Baia History

Although the area was sparsely populated going back to neolithic times, Baia’s roots probably go back as far as the 8th century BC, with the arrival of the Greeks to Cuma. Emigrants from the Greek region of Euboea had founded Kyme, the first Greek colony on the Italian peninsula. Baia never attained individual municipal status and was administered by Cuma, nearby.


Livy attests to the earliest visit to the mineral waters of the Phlegraean Fields, when Scipio Hispallus was sent to the Aquae Cumanae in 176 BC to find a cure for a partial paralysis as a result of falling off his horse (The cure failed and he died shortly after). We don’t know where he stayed or whether it was an established bath house of some kind or a simple spring.

The second reference to a spa resort is dated 88 BC, when the Roman people implored the statesman Gaius Marius to retire to Baiae for reasons of his health, since he was worn out with old age and rheumatism. Sources state that Marius owned a luxurious villa in the Baiae neighbourhood, perhaps even two. The beginning of the 1st century BC saw increased building. Rome’s military victories abroad had made the elite richer than ever. Romans also accessed the mineral waters and built facilities around them.

In the hills of Baiae, …sites are excavated for sweating-rooms. In these, hot vapour rising deep down perforates the soil by the violence of its heat, and passing through it rises in these places, and so produces striking advantages in sweating-rooms.

Vitruvius Pollio, 1st century BC

With a statement such as the above, one can have every sympathy with an immediate assumption that the tunnels must surely be an example of those which had been carved to access heated steam (it cannot be water, because the Great Antrum slopes down). This assumption is rapidly dispelled by anyone who has actually entered the tunnel system.

Baiae was far more than what we can see today in the Archaeological Park on the hillside – a suite of separate bath complexes. In 1985 archaeologists uncovered a huge canal (over 200 metres long and 30 metres wide), which made it clear that the spa complex overlooked a shallow oval coastal lake or harbour, which in turn was connected to the sea. Fish was much prized and that the area famous for its oysters.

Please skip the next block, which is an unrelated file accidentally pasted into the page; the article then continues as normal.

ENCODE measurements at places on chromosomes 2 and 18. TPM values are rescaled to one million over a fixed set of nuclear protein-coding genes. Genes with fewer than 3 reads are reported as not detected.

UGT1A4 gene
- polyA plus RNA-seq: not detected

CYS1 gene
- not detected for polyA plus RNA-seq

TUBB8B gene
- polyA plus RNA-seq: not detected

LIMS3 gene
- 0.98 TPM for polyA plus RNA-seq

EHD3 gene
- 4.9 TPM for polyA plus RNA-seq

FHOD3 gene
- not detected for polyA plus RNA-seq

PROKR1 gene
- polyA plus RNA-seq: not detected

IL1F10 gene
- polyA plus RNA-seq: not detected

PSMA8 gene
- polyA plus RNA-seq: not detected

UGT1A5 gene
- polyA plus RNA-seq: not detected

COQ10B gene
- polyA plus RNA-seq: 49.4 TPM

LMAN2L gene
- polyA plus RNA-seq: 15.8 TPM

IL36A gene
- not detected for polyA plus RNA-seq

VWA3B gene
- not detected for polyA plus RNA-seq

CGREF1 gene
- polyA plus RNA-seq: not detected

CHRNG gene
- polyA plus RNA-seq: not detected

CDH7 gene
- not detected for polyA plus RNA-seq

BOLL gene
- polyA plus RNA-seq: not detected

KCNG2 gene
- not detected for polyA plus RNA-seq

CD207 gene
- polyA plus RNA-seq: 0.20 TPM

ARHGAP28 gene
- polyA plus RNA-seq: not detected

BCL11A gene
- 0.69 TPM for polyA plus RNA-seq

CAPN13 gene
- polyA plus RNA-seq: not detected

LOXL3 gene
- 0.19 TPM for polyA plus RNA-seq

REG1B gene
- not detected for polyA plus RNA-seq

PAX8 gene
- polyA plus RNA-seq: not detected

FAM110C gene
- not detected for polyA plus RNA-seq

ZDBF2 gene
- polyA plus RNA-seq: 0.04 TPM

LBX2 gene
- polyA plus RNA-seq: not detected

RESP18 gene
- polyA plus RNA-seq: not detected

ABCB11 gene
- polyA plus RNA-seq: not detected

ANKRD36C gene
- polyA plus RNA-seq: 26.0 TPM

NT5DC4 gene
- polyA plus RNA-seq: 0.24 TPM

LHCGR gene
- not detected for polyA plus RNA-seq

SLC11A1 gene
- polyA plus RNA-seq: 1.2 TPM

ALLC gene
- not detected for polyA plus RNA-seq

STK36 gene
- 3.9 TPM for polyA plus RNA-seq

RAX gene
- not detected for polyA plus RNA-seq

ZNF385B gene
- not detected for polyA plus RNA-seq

[glass souvenir flasks pic]

What is agreed is that the area of Le Piccole Terme, the small Roman baths, are the oldest structures at the site. Yet they are so small and insignificant when compared to the huge human enterprise of digging the tunnels – it’s out of all proportion. It seems highly improbable that any steam could travel 170 metres (x feet) and retain any useful heat.

To recap on some of the aspects that need to be considered.

The features, scaled for human use with doorways, simply don’t reflect any

The overlay of Roman baths, used and modified over many centuries, makes unravelling the historical timeline of the Bath complex and its relationship with the Great Antrum at Baia very difficult.

The Romans certainly used the tunnels at Baia and lined the main Great Antrum with waterproof ‘cocciopesto’ cement render. In doing so they have preserved and used the hundreds of lamp niches in the walls.

[lamp niche pic]

This cement continues below the present water line as far as we can, as do the lamp niches. The water level was once very much lower, after the sheer drop at the end of the stretch of water visible today.

[underwater pic]

Numerous other tunnels into the hillside can be seen. Some have been explored and some remain blocked and un-investigated. One of these, however, runs across the top of the Great Antrum and has an access tunnel. This tunnel was cleared enough of its soil to be accessed by Doc Paget and Keith Jones in the early 1960s. It reaches a small chamber, in which a break can be seen into another tunnel not of human height. Because of the tomb-like appearance within the chamber, Doc called this ‘The Tomb Tunnel’. Doc imagined that within the ‘tomb’ was a secret tunnel the Cimmerians, custodians of the Oracle of the Dead, used to go between their underground dwellings, as they were not allowed to see the light of day.

Doc would no doubt be disappointed to know this is actually part of the ‘Aqua Augusta’ or ‘Serino’ aqueduct headed for the Piscina Mirabilis at Miseno. Maybe Doc was being disingenuous – it would have been within his character.

[tomb tunnel pic]

Leave a Reply

This site uses Akismet to reduce spam. Learn how your comment data is processed.